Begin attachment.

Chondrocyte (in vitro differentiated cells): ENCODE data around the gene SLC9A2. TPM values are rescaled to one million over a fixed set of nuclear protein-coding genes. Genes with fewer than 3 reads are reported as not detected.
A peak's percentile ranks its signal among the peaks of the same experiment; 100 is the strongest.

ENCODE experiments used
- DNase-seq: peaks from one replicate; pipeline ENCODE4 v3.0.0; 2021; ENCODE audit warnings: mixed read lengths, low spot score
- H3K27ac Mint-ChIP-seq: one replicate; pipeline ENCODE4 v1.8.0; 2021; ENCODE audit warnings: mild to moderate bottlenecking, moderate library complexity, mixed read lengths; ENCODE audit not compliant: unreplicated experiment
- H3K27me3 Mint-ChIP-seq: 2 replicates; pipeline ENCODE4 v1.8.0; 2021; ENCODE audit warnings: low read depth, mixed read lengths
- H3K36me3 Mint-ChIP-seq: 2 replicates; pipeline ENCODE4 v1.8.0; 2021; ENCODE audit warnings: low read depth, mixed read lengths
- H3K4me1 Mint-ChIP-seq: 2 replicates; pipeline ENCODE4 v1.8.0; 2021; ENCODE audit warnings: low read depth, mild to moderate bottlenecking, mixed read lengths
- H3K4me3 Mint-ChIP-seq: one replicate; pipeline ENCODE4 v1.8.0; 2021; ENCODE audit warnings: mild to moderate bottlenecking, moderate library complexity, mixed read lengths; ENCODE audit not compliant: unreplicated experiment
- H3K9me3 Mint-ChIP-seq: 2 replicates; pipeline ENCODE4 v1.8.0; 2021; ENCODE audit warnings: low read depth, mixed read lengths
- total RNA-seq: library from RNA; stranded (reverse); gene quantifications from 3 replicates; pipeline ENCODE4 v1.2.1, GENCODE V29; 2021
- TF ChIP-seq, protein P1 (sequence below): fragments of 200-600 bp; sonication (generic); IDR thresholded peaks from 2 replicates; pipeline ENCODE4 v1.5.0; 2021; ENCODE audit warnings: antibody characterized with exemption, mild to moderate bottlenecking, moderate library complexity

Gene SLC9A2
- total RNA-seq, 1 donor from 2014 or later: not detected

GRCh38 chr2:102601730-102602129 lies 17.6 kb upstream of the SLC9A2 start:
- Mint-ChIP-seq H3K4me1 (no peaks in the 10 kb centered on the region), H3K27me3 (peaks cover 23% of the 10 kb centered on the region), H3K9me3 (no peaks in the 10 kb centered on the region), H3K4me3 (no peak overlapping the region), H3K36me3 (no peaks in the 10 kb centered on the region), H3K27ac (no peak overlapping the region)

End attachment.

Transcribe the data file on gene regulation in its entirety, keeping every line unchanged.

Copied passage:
Chondrocyte (in vitro differentiated cells): ENCODE data around the gene SLC9A2. TPM values are rescaled to one million over a fixed set of nuclear protein-coding genes. Genes with fewer than 3 reads are reported as not detected.
A peak's percentile ranks its signal among the peaks of the same experiment; 100 is the strongest.

ENCODE experiments used
- DNase-seq: peaks from one replicate; pipeline ENCODE4 v3.0.0; 2021; ENCODE audit warnings: mixed read lengths, low spot score
- H3K27ac Mint-ChIP-seq: one replicate; pipeline ENCODE4 v1.8.0; 2021; ENCODE audit warnings: mild to moderate bottlenecking, moderate library complexity, mixed read lengths; ENCODE audit not compliant: unreplicated experiment
- H3K27me3 Mint-ChIP-seq: 2 replicates; pipeline ENCODE4 v1.8.0; 2021; ENCODE audit warnings: low read depth, mixed read lengths
- H3K36me3 Mint-ChIP-seq: 2 replicates; pipeline ENCODE4 v1.8.0; 2021; ENCODE audit warnings: low read depth, mixed read lengths
- H3K4me1 Mint-ChIP-seq: 2 replicates; pipeline ENCODE4 v1.8.0; 2021; ENCODE audit warnings: low read depth, mild to moderate bottlenecking, mixed read lengths
- H3K4me3 Mint-ChIP-seq: one replicate; pipeline ENCODE4 v1.8.0; 2021; ENCODE audit warnings: mild to moderate bottlenecking, moderate library complexity, mixed read lengths; ENCODE audit not compliant: unreplicated experiment
- H3K9me3 Mint-ChIP-seq: 2 replicates; pipeline ENCODE4 v1.8.0; 2021; ENCODE audit warnings: low read depth, mixed read lengths
- total RNA-seq: library from RNA; stranded (reverse); gene quantifications from 3 replicates; pipeline ENCODE4 v1.2.1, GENCODE V29; 2021
- TF ChIP-seq, protein P1 (sequence below): fragments of 200-600 bp; sonication (generic); IDR thresholded peaks from 2 replicates; pipeline ENCODE4 v1.5.0; 2021; ENCODE audit warnings: antibody characterized with exemption, mild to moderate bottlenecking, moderate library complexity

Gene SLC9A2
- total RNA-seq, 1 donor from 2014 or later: not detected

GRCh38 chr2:102601730-102602129 lies 17.6 kb upstream of the SLC9A2 start:
- Mint-ChIP-seq H3K4me1 (no peaks in the 10 kb centered on the region), H3K27me3 (peaks cover 23% of the 10 kb centered on the region), H3K9me3 (no peaks in the 10 kb centered on the region), H3K4me3 (no peak overlapping the region), H3K36me3 (no peaks in the 10 kb centered on the region), H3K27ac (no peak overlapping the region)